3. The third option when it comes to proceeding through Russian customs clearance necessitates the use of electronic declaration. With this method, though goods and their transportation vehicles are physically present on the Russian border, customs clearance itself takes place in one of the centres of remote declaration located within the territory. All relevant documentation is sent to this centre, and is usually presented in electronic format. The two customs points will then communicate electronically with each other with the aim of clearing the goods, and - should the goods require inspection - the internal centre will give the order to the customs post on the border to carry this out. Cleared goods can then be shipped to different destinations within Russia right from the border
From July 2010, a unified customs scheme was implemented for all goods delivered to individual customers in Russia from abroad; these rates are equivalent whether a package is delivered by a commercial carrier or the Russian Post, the national carrier of the Russian Federation. If the total value of a particular purchase is less than EUR 1000 and the full weight does not exceed 31 kg, this purchase will be exempt from customs duties altogether. It is important to note that a customer can only receive a particular purchase from abroad customs duty-free in the case that the total value of online purchases received by this customer during any one month does not exceed a limit of EUR 1000 (including cost, freight and insurance). If they do, this customer will be required to pay customs duties of 30% on the amount exceeding this limit. Customers who purchase in excess of 31 kgs per month (combined) will be charged a duty rate of EUR 4 per kg on any excess. If the customer’s monthly orders exceed both maximum weight and value, a greater charge is applied.
Whilst during 2014 the Russian Government had approved the lowering of this duty-free threshold for cross-border trade from January 2015 – legislation which could have had a negative impact on ecommerce orders in the territory by increasing the number of orders subject to customs duties, in the wake of economic recession in Russia, no further action has been taken. However, with Russia’s ascension into the Eurasian Economic Union, it seems likely that the issue of harmonised thresholds will be reconsidered as soon as economy is back on track. A specific figure has yet to be publically disclosed, and opinions are divided, but it is anticipated that this new tax-free threshold will be around EUR 500. It is important to note that even this threshold is substantially higher than the average price of cross-border shipments, so the actual impact on cross-border ecommerce will be limited. In 2014, Greenway estimated that with the introduction of the new limit, every 100th shipment would require the payment of customs duties, as opposed to the current threshold which subjects one out of every 500 orders to the tax. Retailers selling luxury goods to Russian consumers, however, might suffer from the introduction.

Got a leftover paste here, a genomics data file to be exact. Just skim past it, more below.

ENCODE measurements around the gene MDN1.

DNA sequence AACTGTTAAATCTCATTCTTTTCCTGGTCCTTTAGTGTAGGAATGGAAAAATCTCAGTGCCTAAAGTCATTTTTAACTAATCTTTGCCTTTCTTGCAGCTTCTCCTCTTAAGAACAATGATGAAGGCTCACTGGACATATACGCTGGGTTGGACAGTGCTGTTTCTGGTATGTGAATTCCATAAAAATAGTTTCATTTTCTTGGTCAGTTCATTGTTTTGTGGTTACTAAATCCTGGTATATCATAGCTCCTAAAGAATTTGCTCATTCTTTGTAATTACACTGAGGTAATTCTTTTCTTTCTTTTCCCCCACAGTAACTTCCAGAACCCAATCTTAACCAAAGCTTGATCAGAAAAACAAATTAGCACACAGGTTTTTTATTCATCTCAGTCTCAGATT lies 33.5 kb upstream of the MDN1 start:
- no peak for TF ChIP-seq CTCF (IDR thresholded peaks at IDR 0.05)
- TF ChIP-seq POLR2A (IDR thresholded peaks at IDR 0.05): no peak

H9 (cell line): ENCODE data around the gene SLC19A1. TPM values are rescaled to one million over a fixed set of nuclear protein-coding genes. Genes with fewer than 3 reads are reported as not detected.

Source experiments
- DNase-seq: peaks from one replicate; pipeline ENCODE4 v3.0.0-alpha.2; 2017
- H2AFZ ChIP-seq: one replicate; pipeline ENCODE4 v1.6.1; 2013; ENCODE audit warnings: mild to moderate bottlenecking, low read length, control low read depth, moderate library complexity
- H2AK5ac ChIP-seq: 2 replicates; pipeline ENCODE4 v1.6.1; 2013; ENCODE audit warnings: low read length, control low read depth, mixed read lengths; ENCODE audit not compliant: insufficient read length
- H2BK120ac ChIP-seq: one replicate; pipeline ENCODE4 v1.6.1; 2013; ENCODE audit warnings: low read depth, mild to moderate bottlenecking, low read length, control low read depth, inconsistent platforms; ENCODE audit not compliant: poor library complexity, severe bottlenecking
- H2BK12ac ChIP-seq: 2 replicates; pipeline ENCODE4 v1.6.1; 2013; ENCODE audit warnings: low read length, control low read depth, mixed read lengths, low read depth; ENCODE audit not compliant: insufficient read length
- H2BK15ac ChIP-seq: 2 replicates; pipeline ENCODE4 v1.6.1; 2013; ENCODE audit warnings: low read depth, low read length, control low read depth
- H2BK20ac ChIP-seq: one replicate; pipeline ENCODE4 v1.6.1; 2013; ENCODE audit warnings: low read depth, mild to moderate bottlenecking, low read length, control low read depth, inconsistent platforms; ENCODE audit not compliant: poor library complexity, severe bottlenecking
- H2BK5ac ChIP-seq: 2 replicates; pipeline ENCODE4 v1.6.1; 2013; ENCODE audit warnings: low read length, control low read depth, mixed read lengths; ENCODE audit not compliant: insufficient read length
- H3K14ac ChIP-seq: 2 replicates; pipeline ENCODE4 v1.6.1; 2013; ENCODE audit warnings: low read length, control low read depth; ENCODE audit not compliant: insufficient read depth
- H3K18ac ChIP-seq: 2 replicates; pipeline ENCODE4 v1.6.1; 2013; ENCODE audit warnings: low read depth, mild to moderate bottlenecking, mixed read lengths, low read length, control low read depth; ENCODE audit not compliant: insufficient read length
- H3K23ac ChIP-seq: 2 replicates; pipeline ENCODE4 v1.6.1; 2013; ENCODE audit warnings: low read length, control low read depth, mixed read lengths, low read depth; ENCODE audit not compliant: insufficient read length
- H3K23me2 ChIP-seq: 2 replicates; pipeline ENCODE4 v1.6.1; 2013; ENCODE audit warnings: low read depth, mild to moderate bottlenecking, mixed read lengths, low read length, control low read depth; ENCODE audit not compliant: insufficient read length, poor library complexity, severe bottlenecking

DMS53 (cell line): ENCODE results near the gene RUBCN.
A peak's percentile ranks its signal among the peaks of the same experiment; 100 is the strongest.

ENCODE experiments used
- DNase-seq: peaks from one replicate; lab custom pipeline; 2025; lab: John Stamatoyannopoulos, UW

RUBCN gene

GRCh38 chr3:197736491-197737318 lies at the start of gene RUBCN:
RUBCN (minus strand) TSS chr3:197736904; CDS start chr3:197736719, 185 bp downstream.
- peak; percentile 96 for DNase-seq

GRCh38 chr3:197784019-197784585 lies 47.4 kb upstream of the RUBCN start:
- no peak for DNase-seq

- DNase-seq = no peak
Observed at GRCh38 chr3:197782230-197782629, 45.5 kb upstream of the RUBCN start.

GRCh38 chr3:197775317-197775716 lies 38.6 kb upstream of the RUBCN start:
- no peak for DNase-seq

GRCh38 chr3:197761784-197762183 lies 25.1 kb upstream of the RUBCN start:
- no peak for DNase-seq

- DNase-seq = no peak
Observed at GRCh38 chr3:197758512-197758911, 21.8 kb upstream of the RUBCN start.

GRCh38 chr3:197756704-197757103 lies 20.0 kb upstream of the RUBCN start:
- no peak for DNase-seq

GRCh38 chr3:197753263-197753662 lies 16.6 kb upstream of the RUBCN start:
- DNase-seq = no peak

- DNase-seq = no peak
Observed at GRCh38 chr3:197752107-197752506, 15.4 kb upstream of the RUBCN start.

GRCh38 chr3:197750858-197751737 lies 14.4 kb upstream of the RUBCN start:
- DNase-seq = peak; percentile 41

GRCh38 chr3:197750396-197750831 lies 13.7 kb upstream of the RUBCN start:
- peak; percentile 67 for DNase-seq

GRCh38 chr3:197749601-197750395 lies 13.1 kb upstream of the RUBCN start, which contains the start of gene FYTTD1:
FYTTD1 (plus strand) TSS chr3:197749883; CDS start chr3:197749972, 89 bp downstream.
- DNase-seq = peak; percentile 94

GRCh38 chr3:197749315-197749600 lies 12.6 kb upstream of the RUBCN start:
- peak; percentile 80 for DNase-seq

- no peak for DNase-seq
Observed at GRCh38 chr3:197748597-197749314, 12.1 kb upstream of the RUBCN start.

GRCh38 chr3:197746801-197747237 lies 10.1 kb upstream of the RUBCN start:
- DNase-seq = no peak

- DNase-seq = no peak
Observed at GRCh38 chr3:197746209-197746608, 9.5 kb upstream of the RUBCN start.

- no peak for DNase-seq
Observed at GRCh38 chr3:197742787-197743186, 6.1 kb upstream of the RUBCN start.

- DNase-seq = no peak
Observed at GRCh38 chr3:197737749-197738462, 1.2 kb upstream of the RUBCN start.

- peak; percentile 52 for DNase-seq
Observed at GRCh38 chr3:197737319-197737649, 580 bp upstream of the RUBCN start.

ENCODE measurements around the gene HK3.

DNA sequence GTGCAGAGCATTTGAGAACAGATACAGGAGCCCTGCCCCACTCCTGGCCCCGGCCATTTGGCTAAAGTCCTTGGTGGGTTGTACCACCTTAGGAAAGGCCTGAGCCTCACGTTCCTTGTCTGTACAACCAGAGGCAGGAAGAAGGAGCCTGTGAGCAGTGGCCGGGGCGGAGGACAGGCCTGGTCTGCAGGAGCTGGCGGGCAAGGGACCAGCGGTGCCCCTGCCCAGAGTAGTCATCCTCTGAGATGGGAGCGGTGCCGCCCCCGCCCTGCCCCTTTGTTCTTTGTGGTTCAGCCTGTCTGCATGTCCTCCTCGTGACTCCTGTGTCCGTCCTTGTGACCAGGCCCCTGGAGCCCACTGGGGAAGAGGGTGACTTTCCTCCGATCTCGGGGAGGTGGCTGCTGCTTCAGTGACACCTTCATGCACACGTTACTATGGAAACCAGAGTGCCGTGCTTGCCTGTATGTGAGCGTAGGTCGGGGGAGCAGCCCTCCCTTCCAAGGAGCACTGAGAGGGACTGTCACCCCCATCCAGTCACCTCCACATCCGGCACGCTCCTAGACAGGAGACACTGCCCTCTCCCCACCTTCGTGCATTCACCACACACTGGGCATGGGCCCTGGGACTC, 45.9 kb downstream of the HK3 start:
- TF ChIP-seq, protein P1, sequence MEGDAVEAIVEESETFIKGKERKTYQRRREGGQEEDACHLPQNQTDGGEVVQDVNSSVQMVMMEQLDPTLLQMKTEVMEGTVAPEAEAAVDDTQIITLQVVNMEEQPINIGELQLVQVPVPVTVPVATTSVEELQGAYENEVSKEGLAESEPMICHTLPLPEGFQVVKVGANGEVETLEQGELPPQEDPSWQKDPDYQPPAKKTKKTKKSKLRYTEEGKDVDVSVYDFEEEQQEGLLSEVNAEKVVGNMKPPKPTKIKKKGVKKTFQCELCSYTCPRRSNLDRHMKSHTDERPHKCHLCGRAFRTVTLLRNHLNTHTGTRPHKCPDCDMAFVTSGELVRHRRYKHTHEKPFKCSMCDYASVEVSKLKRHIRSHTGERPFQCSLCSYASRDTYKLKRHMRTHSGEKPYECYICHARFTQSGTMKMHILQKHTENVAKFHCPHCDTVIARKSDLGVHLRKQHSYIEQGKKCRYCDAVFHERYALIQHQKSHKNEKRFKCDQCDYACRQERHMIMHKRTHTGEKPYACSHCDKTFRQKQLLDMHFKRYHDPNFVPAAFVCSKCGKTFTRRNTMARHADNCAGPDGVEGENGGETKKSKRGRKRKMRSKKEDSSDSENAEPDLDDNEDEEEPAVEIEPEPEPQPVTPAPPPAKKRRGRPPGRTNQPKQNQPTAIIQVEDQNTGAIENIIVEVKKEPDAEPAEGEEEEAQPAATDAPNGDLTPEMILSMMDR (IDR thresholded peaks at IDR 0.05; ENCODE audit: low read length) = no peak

As has been highlighted elsewhere in this Passport, there are strict limitations on certain categories of good when it comes to import into the Russian Federation. For example, some goods can be carried only by commercial carriers, and some only by the Russian Post. Some goods are prohibited from shipment into Russia altogether, and there are some products that are always considered by Russian customs to be products for commercial – as opposed to personal – use, even when a consumer has stated otherwise. An e-Retailer into Russia should thus be vigilant in checking which categories the goods he is offering fall into before offering the products to Russian consumers. For instance, medical and photo laboratory equipment are always considered to be commercial products, and thus need to be customs cleared in accordance with B2B procedures. Additionally, video and audio CCTV surveillance products, live plants and seeds are prohibited from import for personal use, whilst cultural valuables can be carried only by commercial carriers and not by the Russian Post.
Importantly, a different customs declaration procedure is followed depending upon whether a parcel goes through the Russian Post or a commercial carrier, though the duties paid are the same in either case. • If the product is shipped by a commercial carrier, the carrier prepares the declaration and presents a list of the items transported to customs. This will include such details as value, contents, country of origin and details of the buyer for customs’ inspection. If the shipment requires the payment of customs duties, a carrier will notify the customer regarding the payment of this duty. • If the parcel is transported by a national carrier in the Russian Federation, i.e. the Russian Post, then the national carrier of the shipment in the goods’ country of origin puts forward the customs declaration, and a CN22 form- a declaration created in accordance with international postal agreements – is issued to customs authorities. Russian customs accepts this CN22 as a declaration. If Russian customs authorities don’t agree with the specifics of a declaration, i.e. if they think that the value has not been correctly stated, then customs can approach the end consumer directly and require them to present additional documentation.